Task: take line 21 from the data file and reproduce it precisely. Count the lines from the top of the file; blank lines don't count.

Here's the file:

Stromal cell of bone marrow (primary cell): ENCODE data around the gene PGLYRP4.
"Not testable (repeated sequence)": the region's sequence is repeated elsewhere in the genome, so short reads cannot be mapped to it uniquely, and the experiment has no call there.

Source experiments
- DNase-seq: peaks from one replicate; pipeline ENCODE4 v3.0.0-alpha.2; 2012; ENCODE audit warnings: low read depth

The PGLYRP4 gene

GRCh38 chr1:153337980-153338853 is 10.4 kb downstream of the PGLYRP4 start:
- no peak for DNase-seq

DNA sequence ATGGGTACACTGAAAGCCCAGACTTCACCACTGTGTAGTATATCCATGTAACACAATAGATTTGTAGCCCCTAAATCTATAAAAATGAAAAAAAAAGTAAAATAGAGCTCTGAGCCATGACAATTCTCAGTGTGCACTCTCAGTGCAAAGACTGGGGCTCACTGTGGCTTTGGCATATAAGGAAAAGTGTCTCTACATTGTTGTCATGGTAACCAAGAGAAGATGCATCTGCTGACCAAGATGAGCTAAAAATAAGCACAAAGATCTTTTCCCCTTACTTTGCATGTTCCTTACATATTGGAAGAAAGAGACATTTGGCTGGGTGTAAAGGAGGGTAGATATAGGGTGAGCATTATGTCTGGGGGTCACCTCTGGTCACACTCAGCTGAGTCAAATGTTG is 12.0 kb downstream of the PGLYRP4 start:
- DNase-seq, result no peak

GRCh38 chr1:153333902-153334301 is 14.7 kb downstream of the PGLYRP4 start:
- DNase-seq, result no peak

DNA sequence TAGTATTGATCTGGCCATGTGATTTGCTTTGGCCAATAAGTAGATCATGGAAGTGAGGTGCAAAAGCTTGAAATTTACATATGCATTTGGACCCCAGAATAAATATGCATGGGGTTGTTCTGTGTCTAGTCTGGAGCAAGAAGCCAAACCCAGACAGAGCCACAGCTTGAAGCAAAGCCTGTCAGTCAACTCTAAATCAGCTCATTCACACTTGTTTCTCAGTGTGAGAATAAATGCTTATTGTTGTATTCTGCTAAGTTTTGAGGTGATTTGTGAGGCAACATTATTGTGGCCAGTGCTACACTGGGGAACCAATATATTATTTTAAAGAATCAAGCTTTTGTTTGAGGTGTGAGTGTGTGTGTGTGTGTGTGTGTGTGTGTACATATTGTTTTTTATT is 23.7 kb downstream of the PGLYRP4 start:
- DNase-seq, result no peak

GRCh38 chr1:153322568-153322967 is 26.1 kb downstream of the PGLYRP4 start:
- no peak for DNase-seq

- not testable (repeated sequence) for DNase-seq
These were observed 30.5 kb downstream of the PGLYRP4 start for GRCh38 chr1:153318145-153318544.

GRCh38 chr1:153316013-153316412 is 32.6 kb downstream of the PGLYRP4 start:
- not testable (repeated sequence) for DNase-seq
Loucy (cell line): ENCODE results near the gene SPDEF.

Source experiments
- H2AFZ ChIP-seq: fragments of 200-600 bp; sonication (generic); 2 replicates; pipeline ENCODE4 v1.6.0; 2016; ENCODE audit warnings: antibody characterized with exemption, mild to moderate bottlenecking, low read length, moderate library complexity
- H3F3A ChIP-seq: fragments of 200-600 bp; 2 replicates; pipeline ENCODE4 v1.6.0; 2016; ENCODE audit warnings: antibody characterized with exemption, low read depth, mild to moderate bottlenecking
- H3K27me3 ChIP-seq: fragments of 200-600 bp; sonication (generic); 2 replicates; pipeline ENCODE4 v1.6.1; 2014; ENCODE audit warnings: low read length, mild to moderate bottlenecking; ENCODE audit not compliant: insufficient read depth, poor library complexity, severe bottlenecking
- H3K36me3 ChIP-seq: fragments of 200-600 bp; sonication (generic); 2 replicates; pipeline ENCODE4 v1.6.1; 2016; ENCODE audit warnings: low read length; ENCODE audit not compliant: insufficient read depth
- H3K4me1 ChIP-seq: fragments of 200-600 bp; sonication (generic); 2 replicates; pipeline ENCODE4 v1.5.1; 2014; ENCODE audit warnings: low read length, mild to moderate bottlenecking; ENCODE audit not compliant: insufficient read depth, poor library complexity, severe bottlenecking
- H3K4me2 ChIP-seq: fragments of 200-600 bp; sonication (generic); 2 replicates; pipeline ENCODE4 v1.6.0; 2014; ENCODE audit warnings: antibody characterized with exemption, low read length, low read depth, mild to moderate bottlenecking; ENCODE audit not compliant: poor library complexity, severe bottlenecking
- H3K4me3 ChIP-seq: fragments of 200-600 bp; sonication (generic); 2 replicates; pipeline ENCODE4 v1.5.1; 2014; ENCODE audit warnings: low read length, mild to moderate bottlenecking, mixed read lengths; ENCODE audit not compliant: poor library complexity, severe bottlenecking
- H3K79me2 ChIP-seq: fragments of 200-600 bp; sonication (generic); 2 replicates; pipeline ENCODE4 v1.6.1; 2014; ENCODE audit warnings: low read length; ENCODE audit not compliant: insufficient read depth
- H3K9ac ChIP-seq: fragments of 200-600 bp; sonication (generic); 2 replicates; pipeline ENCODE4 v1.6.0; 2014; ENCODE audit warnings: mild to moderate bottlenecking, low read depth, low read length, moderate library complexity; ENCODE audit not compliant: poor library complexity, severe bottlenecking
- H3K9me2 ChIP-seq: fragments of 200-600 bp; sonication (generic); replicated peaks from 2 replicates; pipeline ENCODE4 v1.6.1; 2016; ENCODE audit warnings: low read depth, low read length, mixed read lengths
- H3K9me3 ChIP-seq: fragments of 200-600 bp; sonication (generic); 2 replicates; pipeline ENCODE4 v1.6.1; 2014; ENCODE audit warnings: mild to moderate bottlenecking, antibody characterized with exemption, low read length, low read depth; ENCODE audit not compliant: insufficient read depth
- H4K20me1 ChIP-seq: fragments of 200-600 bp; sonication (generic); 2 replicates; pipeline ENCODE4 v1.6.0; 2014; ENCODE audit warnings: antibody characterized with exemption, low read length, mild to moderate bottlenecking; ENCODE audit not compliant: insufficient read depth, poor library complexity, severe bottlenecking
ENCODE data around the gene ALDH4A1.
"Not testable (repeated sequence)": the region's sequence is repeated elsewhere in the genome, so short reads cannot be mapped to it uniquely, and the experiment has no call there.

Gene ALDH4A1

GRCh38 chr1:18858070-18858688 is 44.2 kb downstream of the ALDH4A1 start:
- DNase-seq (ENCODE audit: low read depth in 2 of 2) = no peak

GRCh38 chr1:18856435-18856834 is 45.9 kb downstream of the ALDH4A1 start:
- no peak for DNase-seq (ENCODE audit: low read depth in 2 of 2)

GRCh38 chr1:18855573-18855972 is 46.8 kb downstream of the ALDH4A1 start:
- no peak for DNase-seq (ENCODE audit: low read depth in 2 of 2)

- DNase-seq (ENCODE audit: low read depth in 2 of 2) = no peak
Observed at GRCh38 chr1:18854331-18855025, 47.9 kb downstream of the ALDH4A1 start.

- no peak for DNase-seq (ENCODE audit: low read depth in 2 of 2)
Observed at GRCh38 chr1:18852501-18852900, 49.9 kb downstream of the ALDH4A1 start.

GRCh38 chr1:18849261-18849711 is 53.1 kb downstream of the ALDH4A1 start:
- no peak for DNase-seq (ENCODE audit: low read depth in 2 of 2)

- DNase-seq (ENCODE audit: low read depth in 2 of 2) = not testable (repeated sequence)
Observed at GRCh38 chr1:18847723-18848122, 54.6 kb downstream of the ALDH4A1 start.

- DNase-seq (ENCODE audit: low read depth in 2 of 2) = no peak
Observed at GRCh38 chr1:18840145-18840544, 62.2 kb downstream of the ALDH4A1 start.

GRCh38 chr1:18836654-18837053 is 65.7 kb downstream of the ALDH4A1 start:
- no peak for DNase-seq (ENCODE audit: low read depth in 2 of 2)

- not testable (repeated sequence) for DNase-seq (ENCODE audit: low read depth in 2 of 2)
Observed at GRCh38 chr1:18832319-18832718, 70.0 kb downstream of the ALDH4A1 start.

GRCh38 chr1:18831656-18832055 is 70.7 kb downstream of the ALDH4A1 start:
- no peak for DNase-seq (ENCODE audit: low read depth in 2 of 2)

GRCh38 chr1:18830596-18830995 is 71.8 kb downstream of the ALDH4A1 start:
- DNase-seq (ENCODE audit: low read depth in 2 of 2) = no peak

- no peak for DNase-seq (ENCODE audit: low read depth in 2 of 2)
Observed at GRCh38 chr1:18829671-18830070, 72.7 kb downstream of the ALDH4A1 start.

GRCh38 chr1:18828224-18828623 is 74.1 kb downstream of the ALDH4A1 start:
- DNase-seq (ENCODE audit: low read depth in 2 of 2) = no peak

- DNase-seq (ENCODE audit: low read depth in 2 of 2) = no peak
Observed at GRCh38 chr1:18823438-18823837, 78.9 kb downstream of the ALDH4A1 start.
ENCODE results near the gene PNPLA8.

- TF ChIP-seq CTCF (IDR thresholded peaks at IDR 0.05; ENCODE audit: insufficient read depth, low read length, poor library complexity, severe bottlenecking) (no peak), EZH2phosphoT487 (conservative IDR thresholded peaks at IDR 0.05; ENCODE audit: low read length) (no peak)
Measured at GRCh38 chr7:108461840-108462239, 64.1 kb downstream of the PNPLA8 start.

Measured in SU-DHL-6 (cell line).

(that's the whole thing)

Source experiments